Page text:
The U.S. health privacy framework has been built on a foundation of federal laws and regulations, with the additional support of state-level rules and legislation. This section describes the current U.S. health data privacy framework and examines the successes and shortcomings of this framework in addressing key privacy issues.
What federal laws and regulations govern health data privacy?
- The Federal Trade Commission (FTC) Act: Passed in 1914, the FTC Act “prohibits companies from engaging in deceptive or unfair acts or practices in or affecting commerce.” Applied in the healthcare context, this means that companies must not mislead consumers about what is happening with their health information.
- The Privacy Act of 1974: Establishes a code of fair information practices for the collection, maintenance, use, and dissemination of information about individuals when that information is maintained in a federal system. Most importantly, the Privacy Act prohibits the disclosure of a record about an individual from a “a group of any records under the control of any agency from which information is retrieved by the name of the individual or by some identifying number, symbol, or other identify... More without the written consent of the individual.
- Family Educational Rights and Privacy Act (FERPA): Passed in 1974, FERPA establishes specific guidelines for protecting the privacy of personal health information in students’ educational records, such as vaccinations and nurse visits. Students and families may request access to these records at any time and schools must have written permission to release any of this information. These rights transfer to the student upon their eighteenth birthday.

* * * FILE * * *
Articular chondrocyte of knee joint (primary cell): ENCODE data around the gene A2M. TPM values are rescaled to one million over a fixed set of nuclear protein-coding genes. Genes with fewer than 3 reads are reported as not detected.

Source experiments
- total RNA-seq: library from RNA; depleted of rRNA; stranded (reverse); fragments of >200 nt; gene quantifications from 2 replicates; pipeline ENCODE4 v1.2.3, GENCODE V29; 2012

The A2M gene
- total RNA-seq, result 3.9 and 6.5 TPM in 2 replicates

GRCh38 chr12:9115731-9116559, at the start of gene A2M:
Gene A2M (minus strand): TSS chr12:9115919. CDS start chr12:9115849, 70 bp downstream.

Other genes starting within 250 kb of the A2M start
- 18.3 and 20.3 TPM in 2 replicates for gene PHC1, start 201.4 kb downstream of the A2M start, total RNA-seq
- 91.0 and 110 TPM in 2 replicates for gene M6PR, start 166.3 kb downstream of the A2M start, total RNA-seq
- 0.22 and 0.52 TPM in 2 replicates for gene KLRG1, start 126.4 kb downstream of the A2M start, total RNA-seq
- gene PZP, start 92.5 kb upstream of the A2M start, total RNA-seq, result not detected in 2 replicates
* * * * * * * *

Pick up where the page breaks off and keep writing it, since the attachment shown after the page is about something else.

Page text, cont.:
- The Federal Policy for the Protection of Human Subjects or the “Also known as the Federal Policy for the Protection of Human Subjects, the Common Rule was published in 1991 and codified in separate regulations by 15 Federal departments and agen... More”: The 1979 Belmont Report outlines basic ethical principles that should underpin biomedical and behavioral research for human subjects. This report set the foundation for the later 1991 Common Rule, a federal rule which outlines specific protections for at-risk groups like prisoners, children, and pregnant women.
- The Confidential Information Protection and Statistical Efficiency Act (CIPSEA): This 2002 legislation establishes laws to govern confidentiality protections for data collected by U.S. statistical agencies and units. According to the HHS State of Data Sharing Report, the National Center for Health Statistics and the Center for Behavioral Health Statistics and Quality are the two HHS entities covered under CIPSEA. CIPSEA was recently replaced by a newer version of the law under the Foundations for Evidence-Based Policymaking Act of 2018, which aimed to expand access to CIPSEA-related datasets.